DigitalOcean is a cloud services provider that is quick to setup and easy to manage. This makes it the perfect choice for giving Ubuntu 17.10 (Artful Aardvark), or any other server distribution of Linux, a quick test drive to see what it looks like. My first thought was to try out the new Gnome based User Interface on Digital Ocean and use Digital Ocean as a platform for testing new distributions. However I found it takes a lot of hackery, too much for comfort, in order to get the remote desktop for Gnome working, so I have delayed the goal of having a fast and remote server for testing new UI features for now and in this demo/tutorial will focus on testing out the server version.
Step 1: Create an account and put in your payment information on Digital Ocean
Step 2: Click the big blue button that says Create Droplet as shown below
Step 3: Choose your OS distribution from the list of available choices as shown below. I chose Ubuntu 17.10, as that was my goal to test it out. But you can see a decent variety of choices ranging from Ubuntu, FreeBSD, Fedora, Debian, CoreOS and CentOS. You can even pick from different version numbers of these distributions in a simple click.
Step 4: Choose how much power you want for your OS instance, and the price you are going to pay for it. In this case I gave the 2 CPU, 2GB RAM instance type a test drive at a price of 3 cents an hour. Given my test run was less then an hour, 3 cents is a more than a fair process for the service provided.
Step 5: Choose the geography region to run your instance, based on a located nearby you.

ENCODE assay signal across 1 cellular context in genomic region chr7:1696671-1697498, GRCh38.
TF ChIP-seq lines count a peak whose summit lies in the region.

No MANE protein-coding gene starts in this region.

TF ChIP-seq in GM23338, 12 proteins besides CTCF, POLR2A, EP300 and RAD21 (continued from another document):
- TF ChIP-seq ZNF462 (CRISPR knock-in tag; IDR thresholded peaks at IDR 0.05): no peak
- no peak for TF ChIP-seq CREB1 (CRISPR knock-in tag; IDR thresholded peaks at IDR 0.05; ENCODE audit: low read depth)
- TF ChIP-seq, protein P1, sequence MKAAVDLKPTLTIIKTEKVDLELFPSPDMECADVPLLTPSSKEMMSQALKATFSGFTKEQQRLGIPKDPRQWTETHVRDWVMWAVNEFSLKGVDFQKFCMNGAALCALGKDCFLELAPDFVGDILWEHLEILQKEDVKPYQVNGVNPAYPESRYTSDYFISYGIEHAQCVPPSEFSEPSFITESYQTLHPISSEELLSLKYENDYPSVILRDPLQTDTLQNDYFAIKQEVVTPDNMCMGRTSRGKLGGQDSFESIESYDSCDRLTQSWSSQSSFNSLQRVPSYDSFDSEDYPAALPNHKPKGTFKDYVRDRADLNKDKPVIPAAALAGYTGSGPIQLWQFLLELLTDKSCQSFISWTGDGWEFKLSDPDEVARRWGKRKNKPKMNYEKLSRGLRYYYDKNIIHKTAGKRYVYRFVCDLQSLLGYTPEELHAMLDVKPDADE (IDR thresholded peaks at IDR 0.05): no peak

Step 6: Configure the SSH Key that will be used to access the server. Here is a good tutorial if you need help with that part. Be sure to make the file 600 permissions after putting it into the .ssh directory on your system.
Step 7: Watch the instance creation status and wait for it to complete. In my test, it took about 1 minute for the instance to be created. Capture the IP address and you can edit to your /etc/hosts file (using sudo) to make an easy alias on your system to access the server.
Step 8: Log onto the server with this command below, here is the output I received on successful ssh into the server:
ssh -l root 184.108.40.206
The authenticity of host '220.127.116.11 (18.104.22.168)' can't be established. ECDSA key fingerprint is SHA256:7FlDy349YemFgrw5o+UUkLTEBj+d338s4ueScgoogCQ. Are you sure you want to continue connecting (yes/no)? yes Warning: Permanently added '22.214.171.124' (ECDSA) to the list of known hosts. Welcome to Ubuntu 17.10 (GNU/Linux 4.13.0-17-generic x86_64) * Documentation: https://help.ubuntu.com * Management: https://landscape.canonical.com * Support: https://ubuntu.com/advantage Get cloud support with Ubuntu Advantage Cloud Guest: http://www.ubuntu.com/business/services/cloud 0 packages can be updated. 0 updates are security updates. The programs included with the Ubuntu system are free software; the exact distribution terms for each program are described in the individual files in /usr/share/doc/*/copyright. Ubuntu comes with ABSOLUTELY NO WARRANTY, to the extent permitted by applicable law. root@ubuntu-2gb-sfo2-01:~#
Success, you have logged into the system now and are free to use it as you see please. The first thing I did was a system update using apt-get update and then I did a test of installing a package (g++ compiler) using the command apt-get install g++. The great thing is you are on the DigitalOcean network, so no need to download the entire distribution ISO to your personal computer at home or in the office. The packages are all staged on their network and lightening fast to download. So the update and g++ compiler installation took less than 2 minutes on this instance.
- Digital Ocean is a cost effect and easy way to provision and install a test instance of a new distribution
- A wide variety of OS’s are pre-packaged and maintained making for easy and fast access
- Testing GUI’s on this platform is possible, there are a number of articles showing how, but from my experience, not really a good option
- Testing a new distribution on DigitalOcean is MUCH faster and easier than trying to use a Local VM. So much faster!